What are your favorite questions that you can have the most impact? 

Emily Cohen

There are so many. I think obviously the one I mentioned to be useful, at the very beginning of the relationship is 

What are your success metrics?

So how do you measure success? And then the big question is WHEN, and then putting it in your calendar. 

So I think a lot of times we ask only if they mentioned things, I actually like to ask it a friend. 

So that’s the thing and I also love to do pre-mortems, which is at the very start of a project asking them questions like.

What do you think could go wrong? 

What are your greatest concerns?

What are potential obstacles? 

What are your greatest fears? 

I think if we ask those questions, like not a post-mortem, but a pre-mortem. 

We could really respond to that and say, or be, or adjust our process, say, okay, 

if you greatest to fear is this like you have a lot of stakeholders and you’re worried about getting everybody’s buy-in, let’s build a process where we can build everybody’s buy-in what does that look like?

Let’s adjust our services and our scope of work to make sure that we have an all-hands-on-deck meeting so we can present to the board or whatever. 

So I think it’s around asking what their fears are, and I don’t think we do that enough because we’re afraid to hear those answers. Right. So I think those are really great questions.

And throughout the process, it’s really about listening to not just asking questions. 

I guess the one thing I would say that questions, although I have so many questions I would like to ask is.

I think that were so fearful of asking too many questions to me, there is no such thing as too many questions.

I think you could always hop on an email or hop on a call and just say, I had one more question, you know, just to get, they really do appreciate it and you’ll get signals of your estimate, any questions.

I think it’s obviously, to me a lot of it’s around stakeholders, like who’s involved in the project and what their role is and not just taking their word for it.

So for instance, you working for a nonprofit and they sa you’re just going to work with me and you should ask because for nonprofits have board of directors or board of advisory, I’m like, you should really ask if the board is involved, and say you’ve had these problems in the past.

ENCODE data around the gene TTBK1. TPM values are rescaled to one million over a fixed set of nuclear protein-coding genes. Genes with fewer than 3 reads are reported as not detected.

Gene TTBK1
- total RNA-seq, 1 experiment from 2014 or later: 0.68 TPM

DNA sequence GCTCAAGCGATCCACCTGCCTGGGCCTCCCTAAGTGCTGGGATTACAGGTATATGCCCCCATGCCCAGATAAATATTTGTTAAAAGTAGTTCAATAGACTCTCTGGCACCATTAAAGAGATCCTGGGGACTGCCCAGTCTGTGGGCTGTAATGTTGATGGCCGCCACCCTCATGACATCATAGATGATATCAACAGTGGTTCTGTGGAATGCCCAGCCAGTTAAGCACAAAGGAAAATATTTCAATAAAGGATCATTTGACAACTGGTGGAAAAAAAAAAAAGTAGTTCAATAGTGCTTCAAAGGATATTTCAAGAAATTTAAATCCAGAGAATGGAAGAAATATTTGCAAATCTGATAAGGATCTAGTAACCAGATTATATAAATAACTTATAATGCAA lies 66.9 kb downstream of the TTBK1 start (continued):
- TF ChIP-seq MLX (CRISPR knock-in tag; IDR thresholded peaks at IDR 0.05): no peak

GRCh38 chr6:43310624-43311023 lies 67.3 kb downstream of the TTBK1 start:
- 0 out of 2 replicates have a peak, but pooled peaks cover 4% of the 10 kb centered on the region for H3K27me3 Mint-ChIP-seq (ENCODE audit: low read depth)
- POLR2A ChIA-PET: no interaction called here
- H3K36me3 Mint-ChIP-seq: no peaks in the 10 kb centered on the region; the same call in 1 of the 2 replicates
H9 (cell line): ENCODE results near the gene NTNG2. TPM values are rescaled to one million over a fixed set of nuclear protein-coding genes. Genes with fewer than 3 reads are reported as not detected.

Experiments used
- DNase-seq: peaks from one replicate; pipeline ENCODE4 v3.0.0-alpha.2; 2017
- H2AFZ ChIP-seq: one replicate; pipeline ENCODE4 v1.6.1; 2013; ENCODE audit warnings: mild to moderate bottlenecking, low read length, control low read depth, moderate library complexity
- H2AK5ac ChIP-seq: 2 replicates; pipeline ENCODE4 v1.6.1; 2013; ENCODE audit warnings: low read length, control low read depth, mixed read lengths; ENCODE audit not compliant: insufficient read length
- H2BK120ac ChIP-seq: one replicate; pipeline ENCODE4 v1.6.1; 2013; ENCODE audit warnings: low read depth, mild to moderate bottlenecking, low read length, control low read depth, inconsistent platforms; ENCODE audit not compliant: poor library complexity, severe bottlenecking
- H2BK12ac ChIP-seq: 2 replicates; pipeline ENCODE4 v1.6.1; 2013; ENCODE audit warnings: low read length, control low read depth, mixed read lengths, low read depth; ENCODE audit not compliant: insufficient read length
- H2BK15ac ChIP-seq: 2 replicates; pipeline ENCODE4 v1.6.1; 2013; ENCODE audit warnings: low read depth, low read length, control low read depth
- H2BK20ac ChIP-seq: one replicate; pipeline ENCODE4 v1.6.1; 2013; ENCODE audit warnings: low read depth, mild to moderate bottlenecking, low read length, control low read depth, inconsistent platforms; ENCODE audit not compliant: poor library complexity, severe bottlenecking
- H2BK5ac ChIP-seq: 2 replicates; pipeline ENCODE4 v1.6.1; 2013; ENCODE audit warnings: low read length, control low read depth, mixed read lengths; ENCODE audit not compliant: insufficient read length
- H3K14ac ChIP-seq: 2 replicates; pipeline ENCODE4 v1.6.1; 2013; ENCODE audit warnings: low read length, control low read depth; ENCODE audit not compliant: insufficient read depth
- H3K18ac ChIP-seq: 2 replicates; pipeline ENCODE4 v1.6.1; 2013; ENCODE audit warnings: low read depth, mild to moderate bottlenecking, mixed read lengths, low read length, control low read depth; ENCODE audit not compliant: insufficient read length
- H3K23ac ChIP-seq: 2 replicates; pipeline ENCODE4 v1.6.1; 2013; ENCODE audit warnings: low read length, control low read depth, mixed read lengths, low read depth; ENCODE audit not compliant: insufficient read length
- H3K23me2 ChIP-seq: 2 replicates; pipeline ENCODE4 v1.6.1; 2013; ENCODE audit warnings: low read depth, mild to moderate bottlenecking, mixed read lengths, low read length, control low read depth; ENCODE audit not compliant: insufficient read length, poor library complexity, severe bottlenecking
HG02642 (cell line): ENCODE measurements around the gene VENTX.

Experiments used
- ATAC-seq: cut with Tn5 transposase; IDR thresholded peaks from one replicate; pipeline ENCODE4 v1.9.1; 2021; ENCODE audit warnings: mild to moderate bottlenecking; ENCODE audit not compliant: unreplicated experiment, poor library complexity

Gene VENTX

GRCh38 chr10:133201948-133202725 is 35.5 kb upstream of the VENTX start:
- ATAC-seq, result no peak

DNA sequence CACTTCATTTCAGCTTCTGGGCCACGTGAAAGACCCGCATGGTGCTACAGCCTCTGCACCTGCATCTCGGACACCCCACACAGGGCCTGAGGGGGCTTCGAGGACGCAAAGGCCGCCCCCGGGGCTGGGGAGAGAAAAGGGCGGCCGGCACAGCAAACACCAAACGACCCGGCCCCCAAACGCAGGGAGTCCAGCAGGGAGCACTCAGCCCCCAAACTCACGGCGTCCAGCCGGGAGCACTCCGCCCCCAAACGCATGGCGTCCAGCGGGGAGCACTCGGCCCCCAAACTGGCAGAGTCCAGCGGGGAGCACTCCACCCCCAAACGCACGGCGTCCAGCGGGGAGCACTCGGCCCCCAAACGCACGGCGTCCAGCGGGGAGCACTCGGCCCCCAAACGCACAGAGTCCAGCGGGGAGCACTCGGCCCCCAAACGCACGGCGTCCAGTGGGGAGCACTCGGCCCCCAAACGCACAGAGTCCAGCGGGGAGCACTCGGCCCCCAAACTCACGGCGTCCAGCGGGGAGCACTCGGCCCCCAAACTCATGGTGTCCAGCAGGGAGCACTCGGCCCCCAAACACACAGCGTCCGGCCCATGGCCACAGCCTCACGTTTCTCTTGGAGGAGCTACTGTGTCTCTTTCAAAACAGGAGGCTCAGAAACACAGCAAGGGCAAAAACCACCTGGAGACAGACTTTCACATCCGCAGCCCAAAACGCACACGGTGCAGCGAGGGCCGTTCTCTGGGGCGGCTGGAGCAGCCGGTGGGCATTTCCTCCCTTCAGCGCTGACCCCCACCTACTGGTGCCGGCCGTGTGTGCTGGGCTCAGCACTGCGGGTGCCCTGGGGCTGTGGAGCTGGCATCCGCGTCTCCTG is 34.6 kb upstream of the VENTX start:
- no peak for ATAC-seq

Make sure you are clear to the point. 

Is this person involved as a CMO about like refer back to your own experience with other clients of those. It’s kind of use that information to ask smart questions. 

I think the other thing is around feedback is giving them guide rails for evaluation feedback. 

So my question is a lot of times when I’m giving initial concepts or another round of revisions is I give them a guide rail of like five questions that they should answer.

Like, did this solve your problem is the type of graphic hierarchy, correct. 

So I think it’s not just giving them presentations and saying, is this approved, but telling them, this is what you’re supposed to approve and this is what you’re asked to oppose to approve. 

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Executional To Strategic

Stephen Houraghan

Now I mentioned to you before Emily, that we’ve gotten a lot of listeners who are moving from the area that we both love, which is the creative design space to more strategic side of things.

And even in your book, you’re not just all about the creative. You do also talk about strategy. 

What’s the most effective way for designers to move away from that executional, kind of order take a kind of work to strategic work where they’re steering the ship and they’re pushing the project?

Emily Cohen

I think that you have to ensure your team is not that they’re all advisory and they’re not reactionary.

I think it’s really about stop executing what the client wants and just ask for and really be more advisory and telling them what you think they need. 

I think a lot of times we just do what the client says, I need this and you don’t think they need that or so.

I think to me it’s around really having great conversations and being much more consultative and advisory and less responsive reactionary and less like, yes, yes Ma’am, yes Sir.